Dating lunar rocks
This decay, or loss of energy, results in an atom (element) of one type, called the parent nuclide transforming to an atom of a different type (another element or another isotope of the same element), named the daughter nuclide.For example: a carbon-14 atom (the "parent") emits radiation and transforms to a nitrogen-14 atom (the "daughter").We have an activity in one of the PSI workshops "Exploring the Terrestrial Planets," that deals with this topic.So, you can use the radioactive elements to measure the age of rocks and minerals. Their useful range is from about 1/10 their half-life (the time it takes for half of the radioactive element/isotope-- the parent, to convert into a non-radioactive element/isotope-- the daughter) to 10 times their half-life. You can use this to measure the age of a rock from about 128 million years to more than 10 billion years (the Solar System is 4.56 billion years old).On the other hand, the number of neutrons that can be contained in the nucleus can vary.
The effects of impacts and how they might affect us here on Earth, global climate change (Venus vs.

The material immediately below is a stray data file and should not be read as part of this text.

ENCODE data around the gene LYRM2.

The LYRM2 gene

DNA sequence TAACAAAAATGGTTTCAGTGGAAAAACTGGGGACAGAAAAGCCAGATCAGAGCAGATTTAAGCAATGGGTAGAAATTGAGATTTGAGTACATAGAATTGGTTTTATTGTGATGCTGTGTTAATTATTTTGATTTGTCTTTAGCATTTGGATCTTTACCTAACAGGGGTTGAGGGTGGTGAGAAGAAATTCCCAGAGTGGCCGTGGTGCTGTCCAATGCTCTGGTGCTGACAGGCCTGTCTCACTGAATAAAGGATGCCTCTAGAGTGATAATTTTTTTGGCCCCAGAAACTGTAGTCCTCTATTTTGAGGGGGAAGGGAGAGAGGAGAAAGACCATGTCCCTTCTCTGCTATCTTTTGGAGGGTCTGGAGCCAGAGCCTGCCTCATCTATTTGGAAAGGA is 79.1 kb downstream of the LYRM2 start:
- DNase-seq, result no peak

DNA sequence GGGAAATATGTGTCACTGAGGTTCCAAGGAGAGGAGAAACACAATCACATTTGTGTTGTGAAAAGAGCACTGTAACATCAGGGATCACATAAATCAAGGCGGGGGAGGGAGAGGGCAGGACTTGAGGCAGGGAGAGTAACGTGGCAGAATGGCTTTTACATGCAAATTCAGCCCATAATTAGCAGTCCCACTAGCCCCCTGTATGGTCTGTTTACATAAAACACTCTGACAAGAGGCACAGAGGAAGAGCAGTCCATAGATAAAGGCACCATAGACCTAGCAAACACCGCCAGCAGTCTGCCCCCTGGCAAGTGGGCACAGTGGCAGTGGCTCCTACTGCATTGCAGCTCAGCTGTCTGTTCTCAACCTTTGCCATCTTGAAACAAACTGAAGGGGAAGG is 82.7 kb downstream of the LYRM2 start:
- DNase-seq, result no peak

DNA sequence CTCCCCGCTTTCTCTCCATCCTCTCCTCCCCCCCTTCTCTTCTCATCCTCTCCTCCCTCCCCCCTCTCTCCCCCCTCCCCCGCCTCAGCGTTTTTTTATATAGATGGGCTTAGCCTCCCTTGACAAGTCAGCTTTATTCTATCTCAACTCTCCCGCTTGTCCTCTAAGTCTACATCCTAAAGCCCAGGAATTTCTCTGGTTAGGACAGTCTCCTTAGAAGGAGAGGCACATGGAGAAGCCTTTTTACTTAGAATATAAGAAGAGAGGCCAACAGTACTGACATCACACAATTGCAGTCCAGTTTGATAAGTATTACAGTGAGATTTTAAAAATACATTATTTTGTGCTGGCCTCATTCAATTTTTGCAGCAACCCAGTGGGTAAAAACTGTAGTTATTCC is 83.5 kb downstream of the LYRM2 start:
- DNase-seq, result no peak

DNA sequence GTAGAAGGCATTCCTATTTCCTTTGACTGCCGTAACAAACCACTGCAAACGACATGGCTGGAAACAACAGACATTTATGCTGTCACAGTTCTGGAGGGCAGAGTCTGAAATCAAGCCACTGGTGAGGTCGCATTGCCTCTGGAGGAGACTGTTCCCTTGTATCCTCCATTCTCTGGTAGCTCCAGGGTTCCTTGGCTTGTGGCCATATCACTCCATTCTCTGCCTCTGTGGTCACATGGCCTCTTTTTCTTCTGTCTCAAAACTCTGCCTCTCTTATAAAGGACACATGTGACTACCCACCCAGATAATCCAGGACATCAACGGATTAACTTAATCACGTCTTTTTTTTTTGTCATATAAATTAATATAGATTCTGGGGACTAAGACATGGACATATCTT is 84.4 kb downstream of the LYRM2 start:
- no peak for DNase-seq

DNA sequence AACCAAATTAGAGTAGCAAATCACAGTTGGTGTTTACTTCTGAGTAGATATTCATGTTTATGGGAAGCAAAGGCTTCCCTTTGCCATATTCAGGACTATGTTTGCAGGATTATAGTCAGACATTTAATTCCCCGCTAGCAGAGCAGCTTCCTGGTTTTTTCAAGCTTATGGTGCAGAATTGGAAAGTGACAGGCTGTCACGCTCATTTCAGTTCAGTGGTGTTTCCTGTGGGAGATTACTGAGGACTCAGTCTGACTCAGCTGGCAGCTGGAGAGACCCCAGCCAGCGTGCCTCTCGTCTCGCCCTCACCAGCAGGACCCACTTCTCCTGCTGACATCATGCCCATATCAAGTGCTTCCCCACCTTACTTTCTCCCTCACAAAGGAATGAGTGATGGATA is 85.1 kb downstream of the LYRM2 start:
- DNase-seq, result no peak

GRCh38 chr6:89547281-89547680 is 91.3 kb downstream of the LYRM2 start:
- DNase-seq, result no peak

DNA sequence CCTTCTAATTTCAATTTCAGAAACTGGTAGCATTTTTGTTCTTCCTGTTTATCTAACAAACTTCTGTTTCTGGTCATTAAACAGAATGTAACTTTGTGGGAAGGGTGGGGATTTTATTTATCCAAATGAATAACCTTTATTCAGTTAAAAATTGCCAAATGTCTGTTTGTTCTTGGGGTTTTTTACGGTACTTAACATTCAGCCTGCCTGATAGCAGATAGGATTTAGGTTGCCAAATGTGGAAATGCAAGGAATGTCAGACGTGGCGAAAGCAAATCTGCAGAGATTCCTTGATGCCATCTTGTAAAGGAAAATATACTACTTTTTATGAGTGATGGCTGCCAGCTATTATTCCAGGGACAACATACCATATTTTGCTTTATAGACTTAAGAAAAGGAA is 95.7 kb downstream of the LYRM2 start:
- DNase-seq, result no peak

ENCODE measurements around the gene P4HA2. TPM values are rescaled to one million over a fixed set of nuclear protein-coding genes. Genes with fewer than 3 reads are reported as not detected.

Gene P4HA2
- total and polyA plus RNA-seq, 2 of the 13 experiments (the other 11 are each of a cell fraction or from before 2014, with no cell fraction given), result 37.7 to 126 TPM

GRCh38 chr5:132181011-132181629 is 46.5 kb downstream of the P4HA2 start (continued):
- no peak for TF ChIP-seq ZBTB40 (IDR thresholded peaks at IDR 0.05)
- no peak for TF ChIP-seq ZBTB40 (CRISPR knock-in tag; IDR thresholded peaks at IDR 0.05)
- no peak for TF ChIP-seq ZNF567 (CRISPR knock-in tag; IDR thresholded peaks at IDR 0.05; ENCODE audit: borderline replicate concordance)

When the number of neutrons is not in balance with the protons then the atom of that particular element is said to be unstable.
In nature, all elements have atoms with varying numbers of neutrons in their nucleus.
These differing atoms are called isotopes and they are represented by the sum of protons and neutrons in the nucleus. Carbon has 6 protons in its nucleus, but the number of neutrons its nucleus can host range from 6 to 8.
We thus have three different isotopes of carbon: Carbon-12 with 6 protons and 6 neutrons in the nucleus, Carbon-13 with 6 protons and 7 neutrons in the nucleus, Carbon-14 with 6 protons and 8 neutrons in the nucleus.
Search for dating lunar rocks:
We have rocks from the Moon (brought back), meteorites, and rocks that we know came from Mars.